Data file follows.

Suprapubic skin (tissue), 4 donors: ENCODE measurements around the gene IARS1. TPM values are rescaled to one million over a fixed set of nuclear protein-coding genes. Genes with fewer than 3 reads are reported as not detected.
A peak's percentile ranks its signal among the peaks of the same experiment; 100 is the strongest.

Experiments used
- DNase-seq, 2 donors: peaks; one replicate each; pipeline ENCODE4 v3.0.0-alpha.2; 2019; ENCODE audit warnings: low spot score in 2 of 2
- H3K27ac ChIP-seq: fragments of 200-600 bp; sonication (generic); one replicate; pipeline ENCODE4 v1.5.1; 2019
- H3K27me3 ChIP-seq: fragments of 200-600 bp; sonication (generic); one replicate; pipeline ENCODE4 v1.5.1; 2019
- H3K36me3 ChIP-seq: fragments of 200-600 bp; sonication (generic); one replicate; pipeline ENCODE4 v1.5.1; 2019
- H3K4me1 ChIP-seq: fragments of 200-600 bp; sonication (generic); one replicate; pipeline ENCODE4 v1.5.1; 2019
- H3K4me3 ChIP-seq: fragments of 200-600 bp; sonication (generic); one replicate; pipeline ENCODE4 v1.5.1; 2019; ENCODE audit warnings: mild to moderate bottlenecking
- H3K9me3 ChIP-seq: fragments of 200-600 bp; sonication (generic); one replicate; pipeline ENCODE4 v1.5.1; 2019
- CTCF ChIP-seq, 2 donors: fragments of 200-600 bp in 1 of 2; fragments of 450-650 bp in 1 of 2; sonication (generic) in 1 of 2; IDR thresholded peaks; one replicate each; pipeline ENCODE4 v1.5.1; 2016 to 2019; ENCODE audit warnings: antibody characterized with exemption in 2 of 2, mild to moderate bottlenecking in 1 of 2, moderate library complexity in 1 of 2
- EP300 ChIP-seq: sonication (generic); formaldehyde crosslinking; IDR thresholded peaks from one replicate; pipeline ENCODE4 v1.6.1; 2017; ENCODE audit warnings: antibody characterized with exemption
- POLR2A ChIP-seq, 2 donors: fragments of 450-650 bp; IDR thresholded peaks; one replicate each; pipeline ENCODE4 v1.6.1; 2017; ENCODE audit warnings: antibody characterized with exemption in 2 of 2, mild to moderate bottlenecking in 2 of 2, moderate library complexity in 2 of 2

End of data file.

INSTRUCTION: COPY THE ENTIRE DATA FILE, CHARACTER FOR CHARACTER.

Suprapubic skin (tissue), 4 donors: ENCODE measurements around the gene IARS1. TPM values are rescaled to one million over a fixed set of nuclear protein-coding genes. Genes with fewer than 3 reads are reported as not detected.
A peak's percentile ranks its signal among the peaks of the same experiment; 100 is the strongest.

Experiments used
- DNase-seq, 2 donors: peaks; one replicate each; pipeline ENCODE4 v3.0.0-alpha.2; 2019; ENCODE audit warnings: low spot score in 2 of 2
- H3K27ac ChIP-seq: fragments of 200-600 bp; sonication (generic); one replicate; pipeline ENCODE4 v1.5.1; 2019
- H3K27me3 ChIP-seq: fragments of 200-600 bp; sonication (generic); one replicate; pipeline ENCODE4 v1.5.1; 2019
- H3K36me3 ChIP-seq: fragments of 200-600 bp; sonication (generic); one replicate; pipeline ENCODE4 v1.5.1; 2019
- H3K4me1 ChIP-seq: fragments of 200-600 bp; sonication (generic); one replicate; pipeline ENCODE4 v1.5.1; 2019
- H3K4me3 ChIP-seq: fragments of 200-600 bp; sonication (generic); one replicate; pipeline ENCODE4 v1.5.1; 2019; ENCODE audit warnings: mild to moderate bottlenecking
- H3K9me3 ChIP-seq: fragments of 200-600 bp; sonication (generic); one replicate; pipeline ENCODE4 v1.5.1; 2019
- CTCF ChIP-seq, 2 donors: fragments of 200-600 bp in 1 of 2; fragments of 450-650 bp in 1 of 2; sonication (generic) in 1 of 2; IDR thresholded peaks; one replicate each; pipeline ENCODE4 v1.5.1; 2016 to 2019; ENCODE audit warnings: antibody characterized with exemption in 2 of 2, mild to moderate bottlenecking in 1 of 2, moderate library complexity in 1 of 2
- EP300 ChIP-seq: sonication (generic); formaldehyde crosslinking; IDR thresholded peaks from one replicate; pipeline ENCODE4 v1.6.1; 2017; ENCODE audit warnings: antibody characterized with exemption
- POLR2A ChIP-seq, 2 donors: fragments of 450-650 bp; IDR thresholded peaks; one replicate each; pipeline ENCODE4 v1.6.1; 2017; ENCODE audit warnings: antibody characterized with exemption in 2 of 2, mild to moderate bottlenecking in 2 of 2, moderate library complexity in 2 of 2